Last Wednesday saw the first instalment of FashTech, a series of networking/panel events aimed at both the fashion and tech industries.
Over 100 startups, bloggers, PRs and fashionistas descended on the Shoreditch Google Campus to expose their wares, and to instruct folks like me what (not) to wear.
On the industry panel were ex-buying director at TopShop and ASOS, Caren Downie; co-founder of Nuji, Dean Fankhauser; co-founder of Dressipi, Sarah McVittie; and senior vice president of content at Stylus.com, Fiona Harkin.
The discussion included thoughts on social media, the relevance of bloggers to fashion brands, the alleged sleepiness of generation-Z, the Internet's "identikit" effect on fashion and whether online retail would ultimately replace the high street. On the last point, a show of hands illustrated how few people would part with over £2,000 via mobile, suggesting that app-based shopping hasn't quite consumed the mind of the consumer.
On show were several colourful stands promoting fashion tech startups. I spoke to Cally Russell, founder of iPhone app Mallzee, which he described as a "cross between Whatsapp and Tinder". Users tell Mallzee their style rates and hates, then the app finds and collates style suggestions attuned to them. "There shall be no more trawling through hundreds of pages of clothes online, thanks to Mallzee," said Russell.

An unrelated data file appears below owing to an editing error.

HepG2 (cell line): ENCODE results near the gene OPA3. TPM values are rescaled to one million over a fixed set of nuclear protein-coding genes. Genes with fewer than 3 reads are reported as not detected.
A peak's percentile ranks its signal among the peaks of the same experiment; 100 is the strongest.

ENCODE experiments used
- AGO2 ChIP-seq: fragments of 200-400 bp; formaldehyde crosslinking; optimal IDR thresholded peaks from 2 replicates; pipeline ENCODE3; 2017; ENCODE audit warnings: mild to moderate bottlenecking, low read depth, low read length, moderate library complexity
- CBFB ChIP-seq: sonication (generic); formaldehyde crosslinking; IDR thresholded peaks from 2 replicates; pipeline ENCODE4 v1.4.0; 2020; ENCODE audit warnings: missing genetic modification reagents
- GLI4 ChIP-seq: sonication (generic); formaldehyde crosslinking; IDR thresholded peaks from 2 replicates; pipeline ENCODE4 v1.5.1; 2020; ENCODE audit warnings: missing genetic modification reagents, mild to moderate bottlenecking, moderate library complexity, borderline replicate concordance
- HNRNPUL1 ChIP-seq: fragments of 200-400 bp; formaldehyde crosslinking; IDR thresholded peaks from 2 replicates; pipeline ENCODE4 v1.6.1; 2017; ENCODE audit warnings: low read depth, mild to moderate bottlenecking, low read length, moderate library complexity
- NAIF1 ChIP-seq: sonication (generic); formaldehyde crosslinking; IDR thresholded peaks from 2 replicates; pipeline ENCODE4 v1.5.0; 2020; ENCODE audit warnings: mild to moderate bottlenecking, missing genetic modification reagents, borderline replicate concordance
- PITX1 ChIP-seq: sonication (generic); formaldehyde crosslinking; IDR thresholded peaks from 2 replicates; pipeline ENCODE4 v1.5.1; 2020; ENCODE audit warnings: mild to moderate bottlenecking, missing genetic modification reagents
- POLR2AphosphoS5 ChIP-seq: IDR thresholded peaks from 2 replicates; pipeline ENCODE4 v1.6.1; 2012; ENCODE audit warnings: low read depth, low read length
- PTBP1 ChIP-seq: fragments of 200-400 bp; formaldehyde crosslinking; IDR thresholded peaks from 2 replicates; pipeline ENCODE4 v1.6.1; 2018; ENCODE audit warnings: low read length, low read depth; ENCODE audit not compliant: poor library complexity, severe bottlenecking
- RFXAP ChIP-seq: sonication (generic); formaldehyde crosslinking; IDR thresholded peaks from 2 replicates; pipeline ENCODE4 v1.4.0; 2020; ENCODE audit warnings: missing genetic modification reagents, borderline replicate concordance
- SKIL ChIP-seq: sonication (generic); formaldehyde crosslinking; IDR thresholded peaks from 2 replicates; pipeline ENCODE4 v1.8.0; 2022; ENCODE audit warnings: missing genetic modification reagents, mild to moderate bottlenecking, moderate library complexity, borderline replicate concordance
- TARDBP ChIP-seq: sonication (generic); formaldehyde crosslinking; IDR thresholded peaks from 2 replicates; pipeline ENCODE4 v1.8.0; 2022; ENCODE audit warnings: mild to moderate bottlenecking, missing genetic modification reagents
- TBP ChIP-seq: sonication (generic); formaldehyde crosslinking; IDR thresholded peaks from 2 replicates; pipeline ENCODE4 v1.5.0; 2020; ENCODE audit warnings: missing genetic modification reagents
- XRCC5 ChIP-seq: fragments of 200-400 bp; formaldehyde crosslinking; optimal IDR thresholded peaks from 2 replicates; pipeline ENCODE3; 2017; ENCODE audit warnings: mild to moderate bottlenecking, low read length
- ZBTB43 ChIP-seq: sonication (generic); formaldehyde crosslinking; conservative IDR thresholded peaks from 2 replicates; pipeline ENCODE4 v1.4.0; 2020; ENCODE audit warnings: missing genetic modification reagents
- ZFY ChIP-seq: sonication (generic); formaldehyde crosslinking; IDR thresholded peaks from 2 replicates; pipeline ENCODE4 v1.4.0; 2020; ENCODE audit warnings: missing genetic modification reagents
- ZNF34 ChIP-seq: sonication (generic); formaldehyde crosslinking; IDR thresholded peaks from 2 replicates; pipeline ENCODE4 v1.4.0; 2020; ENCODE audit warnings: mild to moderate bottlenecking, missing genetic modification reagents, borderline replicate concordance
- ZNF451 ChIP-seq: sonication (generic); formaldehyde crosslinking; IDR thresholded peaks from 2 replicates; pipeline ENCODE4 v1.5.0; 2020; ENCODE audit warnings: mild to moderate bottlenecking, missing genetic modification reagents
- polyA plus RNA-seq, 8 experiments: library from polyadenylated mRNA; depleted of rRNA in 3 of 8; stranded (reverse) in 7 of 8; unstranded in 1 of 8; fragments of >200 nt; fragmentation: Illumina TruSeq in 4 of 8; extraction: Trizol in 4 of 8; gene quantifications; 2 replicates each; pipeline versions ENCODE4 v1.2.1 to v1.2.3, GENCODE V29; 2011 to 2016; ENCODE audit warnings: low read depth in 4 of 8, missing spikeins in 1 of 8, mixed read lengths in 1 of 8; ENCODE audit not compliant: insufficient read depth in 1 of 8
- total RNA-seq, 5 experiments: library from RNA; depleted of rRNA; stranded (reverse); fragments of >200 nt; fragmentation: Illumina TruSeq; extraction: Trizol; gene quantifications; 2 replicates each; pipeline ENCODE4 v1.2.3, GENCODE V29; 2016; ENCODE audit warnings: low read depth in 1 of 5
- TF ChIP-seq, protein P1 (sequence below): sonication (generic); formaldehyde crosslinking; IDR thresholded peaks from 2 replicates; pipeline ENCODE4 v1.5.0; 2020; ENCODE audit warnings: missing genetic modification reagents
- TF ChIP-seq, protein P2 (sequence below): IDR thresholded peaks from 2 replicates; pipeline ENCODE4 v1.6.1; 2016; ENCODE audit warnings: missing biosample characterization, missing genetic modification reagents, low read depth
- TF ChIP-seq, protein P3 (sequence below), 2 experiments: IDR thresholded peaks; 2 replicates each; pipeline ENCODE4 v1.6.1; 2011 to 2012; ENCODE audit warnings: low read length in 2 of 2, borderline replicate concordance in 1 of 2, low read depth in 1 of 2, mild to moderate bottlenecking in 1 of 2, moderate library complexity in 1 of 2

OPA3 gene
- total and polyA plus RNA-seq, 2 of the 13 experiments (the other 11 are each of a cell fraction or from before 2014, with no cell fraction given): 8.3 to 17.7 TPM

I also met Daniel Evans, Senior Product Manager of Depop. This app aims at the seller – just snap the product and it's uploaded online to buy (and share). It's Ebay for the young social media-attuned artisan. With Italian fashion blogger Chiara Ferragni as a social ambassador, this app is an interesting one to watch.
One further app caught my eye, half due to their attention-grabbing cardboard YouTube frame (for which this merry reporter was happy to pose for) and half due to their take on online shopping. Grabble users simply "grab" items they like with a dedicated browser tool, then Grabble sends recommendations and trending items based on what they choose. Following my fetching pose above I was termed a 'hipster', much to my protest. But hey, when you write for ITProPortal you gotta have an edge.
The next FashTech is on 16 April (venue TBC) and covers wearable tech and iBeacon. If you're interested in fashion, retail, tech or online marketing, I'd recommend a visit, because judging by the March installment, these events should continue to vibrantly explore a fast-developing link between tech and fashion.